Hackers of India

BREAKING BAD: STEALING PATIENT DATA THROUGH MEDICAL DEVICES

 Saurabh Harit 

2017/12/06


Presentation Material

Abstract

This talk discusses the risks of connected healthcare devices. It looks at the benefits of adopting IoT for medical devices, current exposure, common communication channels in use as well as interconnectivity approaches used with other critical components. Based off output from security assessments performed against medical devices widely deployed at various hospitals and medical institutions, I will present an in-depth analysis of the target medical device and elaborate on how I was able to compromise it to gain access to plethora of medical records from all the medical institutions it was deployed at and not just the one where our target device was hosted.

I will introduce the threat surface exposed by various medical devices and present some of the real-world attacks against some popular devices & their impact on humans as well as the overall ecosystem they are connected to. Some devices rely on proprietary hardware on licensed bands, which reduces the risk of interference from consumer connected devices, but doesn’t provide security as implied in marketing materials. Others rely on standard Wi-Fi security measures for confidentiality and are prone to MitM attacks. Healthcare devices that implement IrDA could yield interesting results when interfaced with cheap $10 hardware.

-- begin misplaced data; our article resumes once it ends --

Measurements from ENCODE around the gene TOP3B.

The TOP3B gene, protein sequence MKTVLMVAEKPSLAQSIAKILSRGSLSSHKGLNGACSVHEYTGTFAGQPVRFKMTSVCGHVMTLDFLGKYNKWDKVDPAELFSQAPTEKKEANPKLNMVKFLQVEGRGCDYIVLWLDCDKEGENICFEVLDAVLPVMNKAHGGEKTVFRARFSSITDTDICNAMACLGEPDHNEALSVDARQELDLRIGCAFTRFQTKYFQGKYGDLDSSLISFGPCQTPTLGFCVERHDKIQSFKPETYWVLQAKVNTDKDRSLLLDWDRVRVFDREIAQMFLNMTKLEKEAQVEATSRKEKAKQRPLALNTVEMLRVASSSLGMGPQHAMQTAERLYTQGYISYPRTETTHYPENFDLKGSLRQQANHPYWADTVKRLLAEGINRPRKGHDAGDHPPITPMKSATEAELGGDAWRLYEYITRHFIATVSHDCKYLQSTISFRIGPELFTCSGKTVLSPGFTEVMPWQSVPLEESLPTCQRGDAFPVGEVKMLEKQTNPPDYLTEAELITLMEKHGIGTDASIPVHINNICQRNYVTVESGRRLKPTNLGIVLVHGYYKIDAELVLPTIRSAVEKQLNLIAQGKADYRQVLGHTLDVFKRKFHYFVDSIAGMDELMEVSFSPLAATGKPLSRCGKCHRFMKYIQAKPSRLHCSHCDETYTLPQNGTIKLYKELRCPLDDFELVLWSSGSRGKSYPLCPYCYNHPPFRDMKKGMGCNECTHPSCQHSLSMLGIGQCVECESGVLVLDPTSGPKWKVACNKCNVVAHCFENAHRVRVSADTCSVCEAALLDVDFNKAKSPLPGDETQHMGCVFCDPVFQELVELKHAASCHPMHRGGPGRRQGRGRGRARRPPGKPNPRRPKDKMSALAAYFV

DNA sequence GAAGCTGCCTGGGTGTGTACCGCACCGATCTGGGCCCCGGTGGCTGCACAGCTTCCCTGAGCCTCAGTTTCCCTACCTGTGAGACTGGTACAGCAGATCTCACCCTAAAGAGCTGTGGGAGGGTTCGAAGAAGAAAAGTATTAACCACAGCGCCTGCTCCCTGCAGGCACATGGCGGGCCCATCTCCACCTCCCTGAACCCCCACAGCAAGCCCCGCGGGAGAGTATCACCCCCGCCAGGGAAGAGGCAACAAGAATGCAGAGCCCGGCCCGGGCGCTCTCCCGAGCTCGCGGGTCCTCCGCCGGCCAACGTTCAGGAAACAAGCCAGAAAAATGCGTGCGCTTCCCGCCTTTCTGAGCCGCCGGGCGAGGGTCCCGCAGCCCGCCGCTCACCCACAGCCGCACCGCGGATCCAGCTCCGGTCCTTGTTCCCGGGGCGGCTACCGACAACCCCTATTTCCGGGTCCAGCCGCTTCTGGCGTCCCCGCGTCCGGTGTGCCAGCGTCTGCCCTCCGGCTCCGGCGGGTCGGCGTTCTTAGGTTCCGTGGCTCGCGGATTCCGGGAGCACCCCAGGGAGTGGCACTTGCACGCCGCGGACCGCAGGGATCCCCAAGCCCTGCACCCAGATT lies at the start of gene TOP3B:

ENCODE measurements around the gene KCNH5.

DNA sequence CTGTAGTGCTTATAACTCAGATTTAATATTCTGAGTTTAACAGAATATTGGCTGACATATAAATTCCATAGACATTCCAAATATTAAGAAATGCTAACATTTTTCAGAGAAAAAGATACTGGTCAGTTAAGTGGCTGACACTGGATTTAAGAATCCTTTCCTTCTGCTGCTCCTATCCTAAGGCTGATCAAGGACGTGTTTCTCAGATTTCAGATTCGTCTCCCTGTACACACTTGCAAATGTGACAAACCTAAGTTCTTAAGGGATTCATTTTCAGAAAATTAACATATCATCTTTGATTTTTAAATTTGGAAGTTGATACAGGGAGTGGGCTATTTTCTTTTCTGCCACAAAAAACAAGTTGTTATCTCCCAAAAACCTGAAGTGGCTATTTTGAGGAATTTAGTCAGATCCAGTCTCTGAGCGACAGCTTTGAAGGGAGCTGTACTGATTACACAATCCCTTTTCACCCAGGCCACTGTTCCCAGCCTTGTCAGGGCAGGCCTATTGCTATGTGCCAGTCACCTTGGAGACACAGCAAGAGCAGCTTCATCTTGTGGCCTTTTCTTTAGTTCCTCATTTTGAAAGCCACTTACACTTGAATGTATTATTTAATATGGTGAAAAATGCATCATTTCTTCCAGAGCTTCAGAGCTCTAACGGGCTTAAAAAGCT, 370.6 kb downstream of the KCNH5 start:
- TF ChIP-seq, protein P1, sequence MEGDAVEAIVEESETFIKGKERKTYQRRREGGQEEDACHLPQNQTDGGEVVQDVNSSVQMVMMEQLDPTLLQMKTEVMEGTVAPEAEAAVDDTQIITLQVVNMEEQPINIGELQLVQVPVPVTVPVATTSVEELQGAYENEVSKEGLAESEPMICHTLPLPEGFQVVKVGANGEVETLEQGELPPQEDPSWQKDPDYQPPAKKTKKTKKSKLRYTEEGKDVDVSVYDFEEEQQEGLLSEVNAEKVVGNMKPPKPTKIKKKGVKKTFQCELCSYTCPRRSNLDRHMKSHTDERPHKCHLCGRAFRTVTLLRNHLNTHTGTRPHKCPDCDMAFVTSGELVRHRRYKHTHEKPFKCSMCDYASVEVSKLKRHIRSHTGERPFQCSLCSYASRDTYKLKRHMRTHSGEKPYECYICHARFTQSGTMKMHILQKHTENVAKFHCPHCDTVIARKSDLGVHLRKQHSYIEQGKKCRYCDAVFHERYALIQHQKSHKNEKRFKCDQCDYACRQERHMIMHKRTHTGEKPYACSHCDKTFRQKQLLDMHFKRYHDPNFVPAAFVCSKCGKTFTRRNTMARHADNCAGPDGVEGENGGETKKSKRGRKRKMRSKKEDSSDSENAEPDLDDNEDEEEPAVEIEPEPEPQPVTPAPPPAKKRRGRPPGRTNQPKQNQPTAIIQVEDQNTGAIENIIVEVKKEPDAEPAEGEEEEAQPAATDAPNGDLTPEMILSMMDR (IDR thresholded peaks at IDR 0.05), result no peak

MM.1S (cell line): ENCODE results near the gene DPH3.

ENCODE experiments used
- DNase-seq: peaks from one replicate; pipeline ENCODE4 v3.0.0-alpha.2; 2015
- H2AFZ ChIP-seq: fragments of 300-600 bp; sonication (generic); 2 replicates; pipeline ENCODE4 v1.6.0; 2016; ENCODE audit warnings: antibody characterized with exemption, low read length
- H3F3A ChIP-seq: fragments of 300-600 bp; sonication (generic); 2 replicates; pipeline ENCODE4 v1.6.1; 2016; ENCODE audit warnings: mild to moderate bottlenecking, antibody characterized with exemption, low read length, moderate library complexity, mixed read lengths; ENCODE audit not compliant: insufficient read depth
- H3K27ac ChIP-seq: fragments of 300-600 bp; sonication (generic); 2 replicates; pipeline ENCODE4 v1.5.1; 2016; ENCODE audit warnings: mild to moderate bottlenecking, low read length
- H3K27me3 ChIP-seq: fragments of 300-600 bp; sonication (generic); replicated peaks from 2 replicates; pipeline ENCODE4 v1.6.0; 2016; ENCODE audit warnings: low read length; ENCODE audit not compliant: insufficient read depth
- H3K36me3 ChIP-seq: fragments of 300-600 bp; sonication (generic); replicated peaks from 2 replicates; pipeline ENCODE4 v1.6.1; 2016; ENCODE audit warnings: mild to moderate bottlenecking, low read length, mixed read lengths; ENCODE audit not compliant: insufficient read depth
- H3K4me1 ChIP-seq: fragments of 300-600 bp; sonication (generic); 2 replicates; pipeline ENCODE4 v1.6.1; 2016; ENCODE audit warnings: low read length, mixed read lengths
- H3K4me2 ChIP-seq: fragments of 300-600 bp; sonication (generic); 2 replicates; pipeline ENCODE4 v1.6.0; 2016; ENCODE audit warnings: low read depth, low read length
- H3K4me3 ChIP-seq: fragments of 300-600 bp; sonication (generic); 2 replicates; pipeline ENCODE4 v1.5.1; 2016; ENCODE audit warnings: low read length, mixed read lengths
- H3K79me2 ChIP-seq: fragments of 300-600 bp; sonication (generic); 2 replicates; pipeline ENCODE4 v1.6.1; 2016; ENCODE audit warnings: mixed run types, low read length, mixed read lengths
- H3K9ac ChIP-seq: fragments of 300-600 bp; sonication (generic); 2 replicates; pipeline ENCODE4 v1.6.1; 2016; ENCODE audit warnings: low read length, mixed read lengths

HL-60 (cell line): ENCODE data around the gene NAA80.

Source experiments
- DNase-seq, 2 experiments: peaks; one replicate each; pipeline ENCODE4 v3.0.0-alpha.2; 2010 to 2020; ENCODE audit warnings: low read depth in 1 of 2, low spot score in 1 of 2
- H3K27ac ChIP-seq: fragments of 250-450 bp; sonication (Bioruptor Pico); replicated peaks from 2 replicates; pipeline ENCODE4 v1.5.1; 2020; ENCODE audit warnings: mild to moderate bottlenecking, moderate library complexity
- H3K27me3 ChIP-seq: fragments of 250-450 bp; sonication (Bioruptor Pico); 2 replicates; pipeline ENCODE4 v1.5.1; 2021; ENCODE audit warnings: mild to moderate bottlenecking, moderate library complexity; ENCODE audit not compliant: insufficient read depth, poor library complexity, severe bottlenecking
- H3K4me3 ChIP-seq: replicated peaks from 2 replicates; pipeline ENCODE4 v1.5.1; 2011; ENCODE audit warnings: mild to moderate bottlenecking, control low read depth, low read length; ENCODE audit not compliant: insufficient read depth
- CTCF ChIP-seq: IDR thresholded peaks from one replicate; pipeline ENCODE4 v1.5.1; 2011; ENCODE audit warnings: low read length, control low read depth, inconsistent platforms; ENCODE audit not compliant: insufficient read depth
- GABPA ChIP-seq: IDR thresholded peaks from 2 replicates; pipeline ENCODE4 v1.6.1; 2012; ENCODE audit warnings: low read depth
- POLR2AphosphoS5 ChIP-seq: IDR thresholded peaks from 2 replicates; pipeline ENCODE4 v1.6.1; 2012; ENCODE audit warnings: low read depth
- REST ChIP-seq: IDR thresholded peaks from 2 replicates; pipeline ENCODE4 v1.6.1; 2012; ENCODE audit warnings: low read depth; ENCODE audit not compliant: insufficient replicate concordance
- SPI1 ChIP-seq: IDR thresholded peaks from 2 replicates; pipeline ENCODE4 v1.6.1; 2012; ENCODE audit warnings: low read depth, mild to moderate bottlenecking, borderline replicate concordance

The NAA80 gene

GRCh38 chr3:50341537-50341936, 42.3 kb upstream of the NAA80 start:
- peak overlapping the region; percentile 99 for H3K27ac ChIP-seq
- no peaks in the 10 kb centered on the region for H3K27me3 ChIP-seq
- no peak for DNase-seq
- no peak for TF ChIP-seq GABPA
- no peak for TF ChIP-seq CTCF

There are many consumer items that fall under the umbrella of IoT and while it may be hard to understand the impact of hacking a toaster, we can all agree that manipulation of a medical device could lead to rather serious consequences. Apart from putting a patient’s life at risk, an attacker could compromise a healthcare device to steal patient data. This presentation will primarily focus on the latter with real-world examples and a case study. I will demonstrate the compromise of a healthcare device to steal medical records, which typically include PII, health insurance data, medical history, SSNs, prescriptions etc.

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The speaker discussed their research on the security of an infusion pump, a medical device that connects to a network. They were able to send specific messages (types 2, 8, 20, 2008, and 238) to the pump, which allowed them to retrieve information such as drug names, dosages, and patient data. They also gained access to the master drug list, which contains sensitive information about patients and medications.

The speaker emphasized that security should be built into devices from the start, rather than added on later. Medical institutions should establish trust with devices before connecting them to their networks. The FDA is working on standards and regulations for device security, but more needs to be done.

Common security mistakes were mentioned, such as default passwords, unencrypted data, and insufficient authentication. Manufacturers should conduct security assessments during the design phase, and medical institutions should request security reports from manufacturers before purchasing devices.

The speaker also mentioned that their research is ongoing, with a focus on firmware issues and other medical devices. In response to a question, they revealed that the encryption protocol used in the infusion pump was proprietary and reversible, with a stored key.